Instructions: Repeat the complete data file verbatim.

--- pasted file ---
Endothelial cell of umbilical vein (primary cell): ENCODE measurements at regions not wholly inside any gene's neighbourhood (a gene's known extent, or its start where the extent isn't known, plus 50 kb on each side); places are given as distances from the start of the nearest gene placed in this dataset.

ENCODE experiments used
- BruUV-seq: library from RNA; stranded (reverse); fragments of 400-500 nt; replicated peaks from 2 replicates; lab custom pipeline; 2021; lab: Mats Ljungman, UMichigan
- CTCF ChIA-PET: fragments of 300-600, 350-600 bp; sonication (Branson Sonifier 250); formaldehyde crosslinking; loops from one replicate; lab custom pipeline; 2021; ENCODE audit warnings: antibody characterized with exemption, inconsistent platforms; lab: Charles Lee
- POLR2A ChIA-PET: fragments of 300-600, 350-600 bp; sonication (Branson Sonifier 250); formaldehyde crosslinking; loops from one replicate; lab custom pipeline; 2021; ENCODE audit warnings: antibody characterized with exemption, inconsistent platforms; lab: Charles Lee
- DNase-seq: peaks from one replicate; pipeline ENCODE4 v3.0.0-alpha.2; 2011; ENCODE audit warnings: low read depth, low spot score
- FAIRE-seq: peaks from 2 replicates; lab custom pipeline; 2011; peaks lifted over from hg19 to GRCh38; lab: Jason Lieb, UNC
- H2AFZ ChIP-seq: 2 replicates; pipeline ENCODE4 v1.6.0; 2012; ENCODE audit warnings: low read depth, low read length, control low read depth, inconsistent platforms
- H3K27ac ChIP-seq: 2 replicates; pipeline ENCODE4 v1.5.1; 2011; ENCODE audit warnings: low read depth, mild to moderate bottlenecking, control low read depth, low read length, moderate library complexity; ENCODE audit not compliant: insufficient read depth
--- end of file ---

Endothelial cell of umbilical vein (primary cell): ENCODE measurements at regions not wholly inside any gene's neighbourhood (a gene's known extent, or its start where the extent isn't known, plus 50 kb on each side); places are given as distances from the start of the nearest gene placed in this dataset.

ENCODE experiments used
- BruUV-seq: library from RNA; stranded (reverse); fragments of 400-500 nt; replicated peaks from 2 replicates; lab custom pipeline; 2021; lab: Mats Ljungman, UMichigan
- CTCF ChIA-PET: fragments of 300-600, 350-600 bp; sonication (Branson Sonifier 250); formaldehyde crosslinking; loops from one replicate; lab custom pipeline; 2021; ENCODE audit warnings: antibody characterized with exemption, inconsistent platforms; lab: Charles Lee
- POLR2A ChIA-PET: fragments of 300-600, 350-600 bp; sonication (Branson Sonifier 250); formaldehyde crosslinking; loops from one replicate; lab custom pipeline; 2021; ENCODE audit warnings: antibody characterized with exemption, inconsistent platforms; lab: Charles Lee
- DNase-seq: peaks from one replicate; pipeline ENCODE4 v3.0.0-alpha.2; 2011; ENCODE audit warnings: low read depth, low spot score
- FAIRE-seq: peaks from 2 replicates; lab custom pipeline; 2011; peaks lifted over from hg19 to GRCh38; lab: Jason Lieb, UNC
- H2AFZ ChIP-seq: 2 replicates; pipeline ENCODE4 v1.6.0; 2012; ENCODE audit warnings: low read depth, low read length, control low read depth, inconsistent platforms
- H3K27ac ChIP-seq: 2 replicates; pipeline ENCODE4 v1.5.1; 2011; ENCODE audit warnings: low read depth, mild to moderate bottlenecking, control low read depth, low read length, moderate library complexity; ENCODE audit not compliant: insufficient read depth